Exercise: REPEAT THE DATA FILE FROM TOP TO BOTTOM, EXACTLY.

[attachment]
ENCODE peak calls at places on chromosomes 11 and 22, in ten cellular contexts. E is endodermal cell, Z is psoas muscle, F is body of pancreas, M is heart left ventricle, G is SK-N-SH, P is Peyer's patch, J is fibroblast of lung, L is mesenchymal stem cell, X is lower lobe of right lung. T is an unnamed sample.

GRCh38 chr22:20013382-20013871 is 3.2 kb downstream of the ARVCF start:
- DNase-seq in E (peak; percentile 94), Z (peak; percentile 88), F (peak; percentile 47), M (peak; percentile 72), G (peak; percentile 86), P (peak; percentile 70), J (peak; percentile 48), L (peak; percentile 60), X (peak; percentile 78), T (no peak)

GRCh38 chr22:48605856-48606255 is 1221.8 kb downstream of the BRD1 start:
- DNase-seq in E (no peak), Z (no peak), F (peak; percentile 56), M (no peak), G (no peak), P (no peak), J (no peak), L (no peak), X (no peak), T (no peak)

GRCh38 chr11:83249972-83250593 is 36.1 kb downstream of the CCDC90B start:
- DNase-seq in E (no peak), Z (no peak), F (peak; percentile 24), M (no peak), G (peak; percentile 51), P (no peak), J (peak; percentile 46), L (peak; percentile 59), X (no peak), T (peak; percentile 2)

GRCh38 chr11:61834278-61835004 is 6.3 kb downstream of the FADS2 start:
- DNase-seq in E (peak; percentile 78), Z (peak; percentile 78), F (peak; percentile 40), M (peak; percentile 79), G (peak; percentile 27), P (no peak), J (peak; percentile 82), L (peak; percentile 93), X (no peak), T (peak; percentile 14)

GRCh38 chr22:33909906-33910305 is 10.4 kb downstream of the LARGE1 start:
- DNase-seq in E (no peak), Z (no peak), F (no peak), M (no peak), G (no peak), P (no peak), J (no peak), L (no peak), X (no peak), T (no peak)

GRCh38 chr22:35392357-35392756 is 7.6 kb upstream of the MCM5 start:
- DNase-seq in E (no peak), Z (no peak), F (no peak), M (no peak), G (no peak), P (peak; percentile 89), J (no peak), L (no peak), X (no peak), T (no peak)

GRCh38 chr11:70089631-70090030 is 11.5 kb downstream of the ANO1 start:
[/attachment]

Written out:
ENCODE peak calls at places on chromosomes 11 and 22, in ten cellular contexts. E is endodermal cell, Z is psoas muscle, F is body of pancreas, M is heart left ventricle, G is SK-N-SH, P is Peyer's patch, J is fibroblast of lung, L is mesenchymal stem cell, X is lower lobe of right lung. T is an unnamed sample.

GRCh38 chr22:20013382-20013871 is 3.2 kb downstream of the ARVCF start:
- DNase-seq in E (peak; percentile 94), Z (peak; percentile 88), F (peak; percentile 47), M (peak; percentile 72), G (peak; percentile 86), P (peak; percentile 70), J (peak; percentile 48), L (peak; percentile 60), X (peak; percentile 78), T (no peak)

GRCh38 chr22:48605856-48606255 is 1221.8 kb downstream of the BRD1 start:
- DNase-seq in E (no peak), Z (no peak), F (peak; percentile 56), M (no peak), G (no peak), P (no peak), J (no peak), L (no peak), X (no peak), T (no peak)

GRCh38 chr11:83249972-83250593 is 36.1 kb downstream of the CCDC90B start:
- DNase-seq in E (no peak), Z (no peak), F (peak; percentile 24), M (no peak), G (peak; percentile 51), P (no peak), J (peak; percentile 46), L (peak; percentile 59), X (no peak), T (peak; percentile 2)

GRCh38 chr11:61834278-61835004 is 6.3 kb downstream of the FADS2 start:
- DNase-seq in E (peak; percentile 78), Z (peak; percentile 78), F (peak; percentile 40), M (peak; percentile 79), G (peak; percentile 27), P (no peak), J (peak; percentile 82), L (peak; percentile 93), X (no peak), T (peak; percentile 14)

GRCh38 chr22:33909906-33910305 is 10.4 kb downstream of the LARGE1 start:
- DNase-seq in E (no peak), Z (no peak), F (no peak), M (no peak), G (no peak), P (no peak), J (no peak), L (no peak), X (no peak), T (no peak)

GRCh38 chr22:35392357-35392756 is 7.6 kb upstream of the MCM5 start:
- DNase-seq in E (no peak), Z (no peak), F (no peak), M (no peak), G (no peak), P (peak; percentile 89), J (no peak), L (no peak), X (no peak), T (no peak)

GRCh38 chr11:70089631-70090030 is 11.5 kb downstream of the ANO1 start: